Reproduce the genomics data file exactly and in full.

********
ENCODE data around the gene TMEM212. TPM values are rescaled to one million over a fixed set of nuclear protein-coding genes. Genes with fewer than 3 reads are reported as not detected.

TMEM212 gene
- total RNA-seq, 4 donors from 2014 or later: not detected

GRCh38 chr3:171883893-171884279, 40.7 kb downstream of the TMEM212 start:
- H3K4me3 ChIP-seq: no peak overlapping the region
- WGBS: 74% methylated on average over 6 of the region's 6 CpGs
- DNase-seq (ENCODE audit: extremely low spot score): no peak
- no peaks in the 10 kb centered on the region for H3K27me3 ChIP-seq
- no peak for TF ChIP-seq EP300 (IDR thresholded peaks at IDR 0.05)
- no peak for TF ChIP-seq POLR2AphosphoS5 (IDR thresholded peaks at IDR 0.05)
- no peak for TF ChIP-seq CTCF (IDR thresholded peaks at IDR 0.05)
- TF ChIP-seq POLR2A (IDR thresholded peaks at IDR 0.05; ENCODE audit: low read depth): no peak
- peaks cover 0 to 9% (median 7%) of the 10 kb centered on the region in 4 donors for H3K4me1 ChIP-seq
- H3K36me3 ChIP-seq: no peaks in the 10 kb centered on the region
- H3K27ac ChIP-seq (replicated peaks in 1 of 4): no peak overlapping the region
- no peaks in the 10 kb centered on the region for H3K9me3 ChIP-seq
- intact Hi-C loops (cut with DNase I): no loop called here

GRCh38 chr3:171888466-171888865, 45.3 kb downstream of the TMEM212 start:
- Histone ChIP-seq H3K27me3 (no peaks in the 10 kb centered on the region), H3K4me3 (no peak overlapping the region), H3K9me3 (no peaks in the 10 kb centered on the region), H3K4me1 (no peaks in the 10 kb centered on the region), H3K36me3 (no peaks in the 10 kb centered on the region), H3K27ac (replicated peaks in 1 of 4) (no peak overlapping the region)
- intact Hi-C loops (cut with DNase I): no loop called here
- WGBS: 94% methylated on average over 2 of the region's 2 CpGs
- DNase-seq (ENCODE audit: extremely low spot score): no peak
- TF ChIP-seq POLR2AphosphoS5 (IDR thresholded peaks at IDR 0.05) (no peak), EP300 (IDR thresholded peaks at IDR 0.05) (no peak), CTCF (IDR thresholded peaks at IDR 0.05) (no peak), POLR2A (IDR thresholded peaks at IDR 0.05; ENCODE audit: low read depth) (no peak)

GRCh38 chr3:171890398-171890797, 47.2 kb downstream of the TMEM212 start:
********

ENCODE data around the gene TMEM212. TPM values are rescaled to one million over a fixed set of nuclear protein-coding genes. Genes with fewer than 3 reads are reported as not detected.

TMEM212 gene
- total RNA-seq, 4 donors from 2014 or later: not detected

GRCh38 chr3:171883893-171884279, 40.7 kb downstream of the TMEM212 start:
- H3K4me3 ChIP-seq: no peak overlapping the region
- WGBS: 74% methylated on average over 6 of the region's 6 CpGs
- DNase-seq (ENCODE audit: extremely low spot score): no peak
- no peaks in the 10 kb centered on the region for H3K27me3 ChIP-seq
- no peak for TF ChIP-seq EP300 (IDR thresholded peaks at IDR 0.05)
- no peak for TF ChIP-seq POLR2AphosphoS5 (IDR thresholded peaks at IDR 0.05)
- no peak for TF ChIP-seq CTCF (IDR thresholded peaks at IDR 0.05)
- TF ChIP-seq POLR2A (IDR thresholded peaks at IDR 0.05; ENCODE audit: low read depth): no peak
- peaks cover 0 to 9% (median 7%) of the 10 kb centered on the region in 4 donors for H3K4me1 ChIP-seq
- H3K36me3 ChIP-seq: no peaks in the 10 kb centered on the region
- H3K27ac ChIP-seq (replicated peaks in 1 of 4): no peak overlapping the region
- no peaks in the 10 kb centered on the region for H3K9me3 ChIP-seq
- intact Hi-C loops (cut with DNase I): no loop called here

GRCh38 chr3:171888466-171888865, 45.3 kb downstream of the TMEM212 start:
- Histone ChIP-seq H3K27me3 (no peaks in the 10 kb centered on the region), H3K4me3 (no peak overlapping the region), H3K9me3 (no peaks in the 10 kb centered on the region), H3K4me1 (no peaks in the 10 kb centered on the region), H3K36me3 (no peaks in the 10 kb centered on the region), H3K27ac (replicated peaks in 1 of 4) (no peak overlapping the region)
- intact Hi-C loops (cut with DNase I): no loop called here
- WGBS: 94% methylated on average over 2 of the region's 2 CpGs
- DNase-seq (ENCODE audit: extremely low spot score): no peak
- TF ChIP-seq POLR2AphosphoS5 (IDR thresholded peaks at IDR 0.05) (no peak), EP300 (IDR thresholded peaks at IDR 0.05) (no peak), CTCF (IDR thresholded peaks at IDR 0.05) (no peak), POLR2A (IDR thresholded peaks at IDR 0.05; ENCODE audit: low read depth) (no peak)

GRCh38 chr3:171890398-171890797, 47.2 kb downstream of the TMEM212 start: